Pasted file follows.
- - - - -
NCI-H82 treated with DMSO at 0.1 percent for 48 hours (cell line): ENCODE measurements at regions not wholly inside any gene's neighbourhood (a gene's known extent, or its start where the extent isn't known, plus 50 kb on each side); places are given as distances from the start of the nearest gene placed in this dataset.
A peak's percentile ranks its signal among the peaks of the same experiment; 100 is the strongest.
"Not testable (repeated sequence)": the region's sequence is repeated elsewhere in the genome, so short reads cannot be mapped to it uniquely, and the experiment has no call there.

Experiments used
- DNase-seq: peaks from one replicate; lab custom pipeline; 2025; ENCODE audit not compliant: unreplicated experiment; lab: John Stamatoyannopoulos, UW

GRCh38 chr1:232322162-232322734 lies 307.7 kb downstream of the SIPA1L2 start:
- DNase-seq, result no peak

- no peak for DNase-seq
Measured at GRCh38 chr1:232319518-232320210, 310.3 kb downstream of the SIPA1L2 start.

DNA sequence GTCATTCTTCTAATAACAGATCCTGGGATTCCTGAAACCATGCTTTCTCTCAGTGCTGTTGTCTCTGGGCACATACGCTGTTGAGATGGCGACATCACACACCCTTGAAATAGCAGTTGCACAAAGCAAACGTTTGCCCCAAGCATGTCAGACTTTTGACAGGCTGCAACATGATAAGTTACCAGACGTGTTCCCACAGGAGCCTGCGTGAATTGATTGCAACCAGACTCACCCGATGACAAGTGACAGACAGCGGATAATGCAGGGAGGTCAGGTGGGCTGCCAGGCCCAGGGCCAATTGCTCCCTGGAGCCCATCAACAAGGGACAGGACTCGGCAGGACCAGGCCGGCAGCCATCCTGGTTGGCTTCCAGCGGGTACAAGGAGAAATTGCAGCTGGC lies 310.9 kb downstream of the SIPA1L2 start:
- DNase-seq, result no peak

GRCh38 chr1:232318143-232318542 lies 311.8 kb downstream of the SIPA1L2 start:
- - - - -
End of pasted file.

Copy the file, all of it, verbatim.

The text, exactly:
NCI-H82 treated with DMSO at 0.1 percent for 48 hours (cell line): ENCODE measurements at regions not wholly inside any gene's neighbourhood (a gene's known extent, or its start where the extent isn't known, plus 50 kb on each side); places are given as distances from the start of the nearest gene placed in this dataset.
A peak's percentile ranks its signal among the peaks of the same experiment; 100 is the strongest.
"Not testable (repeated sequence)": the region's sequence is repeated elsewhere in the genome, so short reads cannot be mapped to it uniquely, and the experiment has no call there.

Experiments used
- DNase-seq: peaks from one replicate; lab custom pipeline; 2025; ENCODE audit not compliant: unreplicated experiment; lab: John Stamatoyannopoulos, UW

GRCh38 chr1:232322162-232322734 lies 307.7 kb downstream of the SIPA1L2 start:
- DNase-seq, result no peak

- no peak for DNase-seq
Measured at GRCh38 chr1:232319518-232320210, 310.3 kb downstream of the SIPA1L2 start.

DNA sequence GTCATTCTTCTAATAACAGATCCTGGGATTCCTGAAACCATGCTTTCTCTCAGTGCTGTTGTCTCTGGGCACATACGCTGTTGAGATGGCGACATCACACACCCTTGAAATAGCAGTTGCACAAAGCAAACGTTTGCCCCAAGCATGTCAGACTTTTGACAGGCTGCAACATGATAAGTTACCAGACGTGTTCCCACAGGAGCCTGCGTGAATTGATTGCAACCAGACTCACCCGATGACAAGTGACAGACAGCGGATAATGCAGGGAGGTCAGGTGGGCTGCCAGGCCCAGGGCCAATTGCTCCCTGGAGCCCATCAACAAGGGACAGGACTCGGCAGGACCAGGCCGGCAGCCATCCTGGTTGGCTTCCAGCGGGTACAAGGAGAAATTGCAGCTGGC lies 310.9 kb downstream of the SIPA1L2 start:
- DNase-seq, result no peak

GRCh38 chr1:232318143-232318542 lies 311.8 kb downstream of the SIPA1L2 start: